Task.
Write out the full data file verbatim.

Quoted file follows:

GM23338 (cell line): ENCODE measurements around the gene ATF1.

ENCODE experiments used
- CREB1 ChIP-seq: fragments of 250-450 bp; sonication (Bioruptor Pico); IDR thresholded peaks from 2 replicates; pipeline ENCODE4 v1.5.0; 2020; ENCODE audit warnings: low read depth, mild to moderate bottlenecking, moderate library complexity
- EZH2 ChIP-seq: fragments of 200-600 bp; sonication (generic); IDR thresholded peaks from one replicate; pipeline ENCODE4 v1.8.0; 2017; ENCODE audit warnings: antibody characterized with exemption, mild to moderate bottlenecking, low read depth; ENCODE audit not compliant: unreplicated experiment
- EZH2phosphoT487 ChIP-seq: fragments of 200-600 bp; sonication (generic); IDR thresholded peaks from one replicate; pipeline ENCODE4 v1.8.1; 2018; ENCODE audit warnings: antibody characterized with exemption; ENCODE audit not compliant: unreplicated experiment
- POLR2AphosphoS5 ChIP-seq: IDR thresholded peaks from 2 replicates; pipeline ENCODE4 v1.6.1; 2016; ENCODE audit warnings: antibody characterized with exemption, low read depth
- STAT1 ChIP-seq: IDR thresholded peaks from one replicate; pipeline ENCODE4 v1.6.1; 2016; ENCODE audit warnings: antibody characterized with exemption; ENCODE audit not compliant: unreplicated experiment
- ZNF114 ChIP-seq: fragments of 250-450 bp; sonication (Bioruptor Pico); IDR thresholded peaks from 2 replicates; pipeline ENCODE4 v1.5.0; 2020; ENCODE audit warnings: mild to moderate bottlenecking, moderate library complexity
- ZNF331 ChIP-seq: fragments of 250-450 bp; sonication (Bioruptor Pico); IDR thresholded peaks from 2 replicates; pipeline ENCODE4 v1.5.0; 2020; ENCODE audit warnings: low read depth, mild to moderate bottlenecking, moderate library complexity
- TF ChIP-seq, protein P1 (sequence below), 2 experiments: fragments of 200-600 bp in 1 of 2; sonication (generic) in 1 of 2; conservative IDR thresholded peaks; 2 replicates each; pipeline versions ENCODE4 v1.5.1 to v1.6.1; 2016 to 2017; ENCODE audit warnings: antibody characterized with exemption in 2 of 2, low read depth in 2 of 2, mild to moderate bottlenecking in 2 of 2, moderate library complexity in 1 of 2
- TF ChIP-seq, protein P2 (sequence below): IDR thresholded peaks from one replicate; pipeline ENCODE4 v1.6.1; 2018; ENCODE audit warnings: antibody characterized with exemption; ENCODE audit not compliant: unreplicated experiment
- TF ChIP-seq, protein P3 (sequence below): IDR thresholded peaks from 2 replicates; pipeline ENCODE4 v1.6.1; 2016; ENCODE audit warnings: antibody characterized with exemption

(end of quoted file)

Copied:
GM23338 (cell line): ENCODE measurements around the gene ATF1.

ENCODE experiments used
- CREB1 ChIP-seq: fragments of 250-450 bp; sonication (Bioruptor Pico); IDR thresholded peaks from 2 replicates; pipeline ENCODE4 v1.5.0; 2020; ENCODE audit warnings: low read depth, mild to moderate bottlenecking, moderate library complexity
- EZH2 ChIP-seq: fragments of 200-600 bp; sonication (generic); IDR thresholded peaks from one replicate; pipeline ENCODE4 v1.8.0; 2017; ENCODE audit warnings: antibody characterized with exemption, mild to moderate bottlenecking, low read depth; ENCODE audit not compliant: unreplicated experiment
- EZH2phosphoT487 ChIP-seq: fragments of 200-600 bp; sonication (generic); IDR thresholded peaks from one replicate; pipeline ENCODE4 v1.8.1; 2018; ENCODE audit warnings: antibody characterized with exemption; ENCODE audit not compliant: unreplicated experiment
- POLR2AphosphoS5 ChIP-seq: IDR thresholded peaks from 2 replicates; pipeline ENCODE4 v1.6.1; 2016; ENCODE audit warnings: antibody characterized with exemption, low read depth
- STAT1 ChIP-seq: IDR thresholded peaks from one replicate; pipeline ENCODE4 v1.6.1; 2016; ENCODE audit warnings: antibody characterized with exemption; ENCODE audit not compliant: unreplicated experiment
- ZNF114 ChIP-seq: fragments of 250-450 bp; sonication (Bioruptor Pico); IDR thresholded peaks from 2 replicates; pipeline ENCODE4 v1.5.0; 2020; ENCODE audit warnings: mild to moderate bottlenecking, moderate library complexity
- ZNF331 ChIP-seq: fragments of 250-450 bp; sonication (Bioruptor Pico); IDR thresholded peaks from 2 replicates; pipeline ENCODE4 v1.5.0; 2020; ENCODE audit warnings: low read depth, mild to moderate bottlenecking, moderate library complexity
- TF ChIP-seq, protein P1 (sequence below), 2 experiments: fragments of 200-600 bp in 1 of 2; sonication (generic) in 1 of 2; conservative IDR thresholded peaks; 2 replicates each; pipeline versions ENCODE4 v1.5.1 to v1.6.1; 2016 to 2017; ENCODE audit warnings: antibody characterized with exemption in 2 of 2, low read depth in 2 of 2, mild to moderate bottlenecking in 2 of 2, moderate library complexity in 1 of 2
- TF ChIP-seq, protein P2 (sequence below): IDR thresholded peaks from one replicate; pipeline ENCODE4 v1.6.1; 2018; ENCODE audit warnings: antibody characterized with exemption; ENCODE audit not compliant: unreplicated experiment
- TF ChIP-seq, protein P3 (sequence below): IDR thresholded peaks from 2 replicates; pipeline ENCODE4 v1.6.1; 2016; ENCODE audit warnings: antibody characterized with exemption